Farming Simulator 2017 Review

Sony PlayStation 4

Also available on PC and Microsoft Xbox One

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Developed by Giants Software, the premise behind Farming Simulator may, at first glance, seem like a simple one. You take on the role of a farmer who must expand their agricultural empire using the limited resources at their disposal. Harvested crops can be sold to the highest bidder, while profits can then be exchanged for upgraded equipment and new plots of land - a necessity if you’re to fulfil the ever increasing demands of the general population.

However, beneath the topsoil, the roots of this sim sprawl further than most. Catering to the wants and needs of the dedicated fanbase that has kept the series alive over the past few years, this is not only an incredibly detailed farming experience but also one of the most intricate simulators on the market to date. Save for maybe Football Manager. And while that works as a big plus to those of you who know their John Deeres from their JCBs, for the rest of us, it’s an ultimately dull affair that not even our designer tweed jackets and flat caps can save us from.

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Still holding out hope that this tractor is actually a robot in disguise

Perhaps one of the reasons why Farming Simulator is such a slog is that it makes little in the way of concessions for those coming to the series with fresh eyes. After selecting one of two sandbox towns you wish to call your horticultural home, you’ll be invited to participate in a handful of tutorials that will at least give you a run at the basics. However, cultivating crops, selling to local businesses, hiring workers and planting the seeds for future harvests is only just one small area that this game has to offer and if you’re easily distracted, the whole affair can feel like a hard day’s work before the game has really had a chance to get going.

No matter how simple it may sound, every aspect of farm life becomes a complex one. It’s one thing to clamber aboard a tractor and drive up and down your plots in a perfectly straight line but getting to grips with the various tools and attachments on the market is a different beast entirely. Something has been lost in translation between the PC and console versions, and the controller mappings on PlayStation 4 consist of menus within submenus that will have you constantly looking towards the on screen legend in bewilderment. Each attachment will make use of every controller combination you can think of, something you’ll learn pretty quickly when you’re honking your horn or turning on the emergency beacons of your tractor instead of starting up your plough ahead of giving your field a good seeing to.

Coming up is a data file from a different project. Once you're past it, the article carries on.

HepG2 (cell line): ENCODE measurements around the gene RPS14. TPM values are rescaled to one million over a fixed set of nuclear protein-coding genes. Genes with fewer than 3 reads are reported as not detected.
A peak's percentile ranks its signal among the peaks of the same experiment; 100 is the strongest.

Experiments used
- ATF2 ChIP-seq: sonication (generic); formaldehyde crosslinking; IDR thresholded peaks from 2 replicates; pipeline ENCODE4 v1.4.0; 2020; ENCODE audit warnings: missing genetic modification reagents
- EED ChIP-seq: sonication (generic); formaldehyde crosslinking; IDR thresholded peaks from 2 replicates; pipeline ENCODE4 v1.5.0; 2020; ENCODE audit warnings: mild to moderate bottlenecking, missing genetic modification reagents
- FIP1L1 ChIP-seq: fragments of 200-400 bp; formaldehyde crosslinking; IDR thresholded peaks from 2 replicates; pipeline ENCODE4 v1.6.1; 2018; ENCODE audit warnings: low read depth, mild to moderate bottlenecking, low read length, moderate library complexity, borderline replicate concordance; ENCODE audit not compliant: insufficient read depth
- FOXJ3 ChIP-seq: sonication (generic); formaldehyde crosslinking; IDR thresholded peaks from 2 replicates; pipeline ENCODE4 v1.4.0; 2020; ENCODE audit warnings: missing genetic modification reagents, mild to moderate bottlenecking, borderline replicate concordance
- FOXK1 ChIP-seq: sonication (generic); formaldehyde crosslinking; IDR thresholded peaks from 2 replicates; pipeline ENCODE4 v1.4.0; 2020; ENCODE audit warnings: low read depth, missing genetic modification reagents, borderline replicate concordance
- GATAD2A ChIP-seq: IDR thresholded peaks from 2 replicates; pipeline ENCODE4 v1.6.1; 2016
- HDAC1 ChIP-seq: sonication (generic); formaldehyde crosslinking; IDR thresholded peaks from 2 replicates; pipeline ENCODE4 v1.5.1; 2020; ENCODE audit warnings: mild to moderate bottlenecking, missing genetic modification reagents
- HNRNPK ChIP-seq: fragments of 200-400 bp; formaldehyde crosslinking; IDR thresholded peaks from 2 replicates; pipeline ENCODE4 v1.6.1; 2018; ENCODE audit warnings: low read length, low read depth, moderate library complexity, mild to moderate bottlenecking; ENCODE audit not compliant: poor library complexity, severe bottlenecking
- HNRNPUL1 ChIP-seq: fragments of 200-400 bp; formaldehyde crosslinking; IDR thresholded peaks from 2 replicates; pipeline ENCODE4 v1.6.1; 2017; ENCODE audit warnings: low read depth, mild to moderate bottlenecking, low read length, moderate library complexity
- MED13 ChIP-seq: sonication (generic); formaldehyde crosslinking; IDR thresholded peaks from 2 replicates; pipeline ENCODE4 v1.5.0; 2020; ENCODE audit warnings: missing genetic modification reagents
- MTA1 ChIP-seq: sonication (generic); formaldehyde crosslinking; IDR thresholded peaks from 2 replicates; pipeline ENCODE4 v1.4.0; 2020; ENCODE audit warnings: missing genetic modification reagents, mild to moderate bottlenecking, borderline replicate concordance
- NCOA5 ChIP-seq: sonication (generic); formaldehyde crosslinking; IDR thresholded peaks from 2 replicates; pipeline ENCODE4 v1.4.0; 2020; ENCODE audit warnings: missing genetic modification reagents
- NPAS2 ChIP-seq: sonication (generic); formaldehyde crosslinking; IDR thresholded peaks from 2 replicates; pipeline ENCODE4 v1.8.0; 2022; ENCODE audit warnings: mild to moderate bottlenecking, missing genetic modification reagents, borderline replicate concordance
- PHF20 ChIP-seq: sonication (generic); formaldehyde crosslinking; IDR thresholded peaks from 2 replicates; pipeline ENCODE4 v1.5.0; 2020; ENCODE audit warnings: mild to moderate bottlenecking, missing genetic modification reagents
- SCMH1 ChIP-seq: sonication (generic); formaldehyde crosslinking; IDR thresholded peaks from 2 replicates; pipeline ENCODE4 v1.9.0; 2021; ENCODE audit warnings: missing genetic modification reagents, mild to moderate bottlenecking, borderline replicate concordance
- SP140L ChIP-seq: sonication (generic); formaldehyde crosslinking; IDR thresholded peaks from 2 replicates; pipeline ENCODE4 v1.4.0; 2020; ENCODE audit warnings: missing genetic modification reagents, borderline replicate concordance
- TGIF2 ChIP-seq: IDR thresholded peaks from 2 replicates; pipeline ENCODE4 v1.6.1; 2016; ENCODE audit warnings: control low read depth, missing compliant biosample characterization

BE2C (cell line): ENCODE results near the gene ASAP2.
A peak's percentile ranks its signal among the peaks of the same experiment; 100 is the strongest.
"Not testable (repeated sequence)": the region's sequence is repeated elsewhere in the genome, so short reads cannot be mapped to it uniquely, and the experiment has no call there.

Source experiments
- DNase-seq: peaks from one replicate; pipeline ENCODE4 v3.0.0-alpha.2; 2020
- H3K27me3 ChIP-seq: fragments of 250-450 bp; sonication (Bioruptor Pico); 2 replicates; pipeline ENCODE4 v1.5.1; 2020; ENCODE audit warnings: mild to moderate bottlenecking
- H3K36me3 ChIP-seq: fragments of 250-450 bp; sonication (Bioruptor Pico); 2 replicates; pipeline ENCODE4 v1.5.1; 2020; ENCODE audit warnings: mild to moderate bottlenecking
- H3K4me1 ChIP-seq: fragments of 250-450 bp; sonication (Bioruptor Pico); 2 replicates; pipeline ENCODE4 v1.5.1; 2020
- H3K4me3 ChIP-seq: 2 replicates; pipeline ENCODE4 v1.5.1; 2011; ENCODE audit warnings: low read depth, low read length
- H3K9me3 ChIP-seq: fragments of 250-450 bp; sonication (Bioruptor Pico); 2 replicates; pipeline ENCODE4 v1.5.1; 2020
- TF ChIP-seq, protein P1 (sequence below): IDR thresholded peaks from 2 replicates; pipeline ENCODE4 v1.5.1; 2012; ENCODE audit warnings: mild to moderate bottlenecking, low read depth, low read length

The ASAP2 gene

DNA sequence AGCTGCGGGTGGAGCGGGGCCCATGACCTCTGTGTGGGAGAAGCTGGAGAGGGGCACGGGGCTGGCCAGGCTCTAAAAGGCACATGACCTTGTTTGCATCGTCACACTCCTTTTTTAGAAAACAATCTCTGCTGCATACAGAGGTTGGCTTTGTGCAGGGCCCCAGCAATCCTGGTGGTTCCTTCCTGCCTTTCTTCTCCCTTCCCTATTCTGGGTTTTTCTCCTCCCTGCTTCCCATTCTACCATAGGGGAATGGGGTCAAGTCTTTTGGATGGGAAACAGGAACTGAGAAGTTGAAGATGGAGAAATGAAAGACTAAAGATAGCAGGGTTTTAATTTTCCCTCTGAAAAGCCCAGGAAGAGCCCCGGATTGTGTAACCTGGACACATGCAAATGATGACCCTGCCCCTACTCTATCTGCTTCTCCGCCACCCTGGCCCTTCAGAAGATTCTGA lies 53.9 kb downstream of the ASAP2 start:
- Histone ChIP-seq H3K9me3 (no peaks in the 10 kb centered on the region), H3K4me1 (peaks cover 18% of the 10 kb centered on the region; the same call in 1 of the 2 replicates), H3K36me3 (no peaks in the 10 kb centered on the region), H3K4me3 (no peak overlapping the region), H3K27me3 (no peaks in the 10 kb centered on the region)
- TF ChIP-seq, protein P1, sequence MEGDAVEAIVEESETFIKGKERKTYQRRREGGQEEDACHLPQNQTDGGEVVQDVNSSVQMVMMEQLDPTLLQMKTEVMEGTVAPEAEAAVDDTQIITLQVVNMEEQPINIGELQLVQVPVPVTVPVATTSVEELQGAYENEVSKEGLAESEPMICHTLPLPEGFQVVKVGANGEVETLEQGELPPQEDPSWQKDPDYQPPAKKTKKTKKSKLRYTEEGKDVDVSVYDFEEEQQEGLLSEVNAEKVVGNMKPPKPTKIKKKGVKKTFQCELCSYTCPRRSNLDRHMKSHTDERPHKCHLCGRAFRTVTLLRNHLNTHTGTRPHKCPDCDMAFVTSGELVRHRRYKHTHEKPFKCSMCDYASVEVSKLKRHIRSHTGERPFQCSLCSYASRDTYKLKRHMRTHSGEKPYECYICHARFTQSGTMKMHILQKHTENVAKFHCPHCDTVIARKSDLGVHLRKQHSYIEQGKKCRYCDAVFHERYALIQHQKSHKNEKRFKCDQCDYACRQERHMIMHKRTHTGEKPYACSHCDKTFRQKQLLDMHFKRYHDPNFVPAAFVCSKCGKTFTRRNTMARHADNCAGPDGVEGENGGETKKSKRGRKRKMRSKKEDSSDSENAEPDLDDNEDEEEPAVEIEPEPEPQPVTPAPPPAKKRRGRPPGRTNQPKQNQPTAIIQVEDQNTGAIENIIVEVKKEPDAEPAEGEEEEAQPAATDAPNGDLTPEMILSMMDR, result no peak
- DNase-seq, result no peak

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Mow money, Mow problems

Thankfully, unless you’re playing on the hardest difficulty, you at least don’t have to worry about crops wilting away or the funds in your kitty quickly depleting. There’s a gentle ambiance to life on the farm, giving you plenty of time to get to grips with your arsenal of tractors, fertilizers and combine harvesters. Ploughing fields or collecting your harvest may take upwards of fifteen minutes, but the whole ordeal is rather leisurely and a welcome change of pace from the ramped up antics featured in the majority of games on the market. If you do feel like a break from humdrum ways of country life, you can also shoot some hoops in a nearby basketball court (because why not) or alternatively just explore some of the few alternatives this limited sandbox world has to offer.